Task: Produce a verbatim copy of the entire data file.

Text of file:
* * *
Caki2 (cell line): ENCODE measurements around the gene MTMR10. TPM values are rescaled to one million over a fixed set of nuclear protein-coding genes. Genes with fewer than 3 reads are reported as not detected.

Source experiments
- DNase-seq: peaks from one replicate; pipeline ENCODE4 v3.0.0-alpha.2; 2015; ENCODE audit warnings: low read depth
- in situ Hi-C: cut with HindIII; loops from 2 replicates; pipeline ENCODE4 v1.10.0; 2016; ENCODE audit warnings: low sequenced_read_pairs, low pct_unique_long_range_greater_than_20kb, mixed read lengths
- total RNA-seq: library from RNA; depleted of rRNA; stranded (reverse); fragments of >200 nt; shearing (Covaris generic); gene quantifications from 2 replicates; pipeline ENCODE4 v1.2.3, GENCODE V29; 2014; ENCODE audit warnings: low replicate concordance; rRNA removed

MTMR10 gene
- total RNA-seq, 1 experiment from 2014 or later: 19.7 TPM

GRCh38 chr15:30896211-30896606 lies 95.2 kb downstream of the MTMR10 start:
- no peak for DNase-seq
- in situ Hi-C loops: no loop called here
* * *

Caki2 (cell line): ENCODE measurements around the gene MTMR10. TPM values are rescaled to one million over a fixed set of nuclear protein-coding genes. Genes with fewer than 3 reads are reported as not detected.

Source experiments
- DNase-seq: peaks from one replicate; pipeline ENCODE4 v3.0.0-alpha.2; 2015; ENCODE audit warnings: low read depth
- in situ Hi-C: cut with HindIII; loops from 2 replicates; pipeline ENCODE4 v1.10.0; 2016; ENCODE audit warnings: low sequenced_read_pairs, low pct_unique_long_range_greater_than_20kb, mixed read lengths
- total RNA-seq: library from RNA; depleted of rRNA; stranded (reverse); fragments of >200 nt; shearing (Covaris generic); gene quantifications from 2 replicates; pipeline ENCODE4 v1.2.3, GENCODE V29; 2014; ENCODE audit warnings: low replicate concordance; rRNA removed

MTMR10 gene
- total RNA-seq, 1 experiment from 2014 or later: 19.7 TPM

GRCh38 chr15:30896211-30896606 lies 95.2 kb downstream of the MTMR10 start:
- no peak for DNase-seq
- in situ Hi-C loops: no loop called here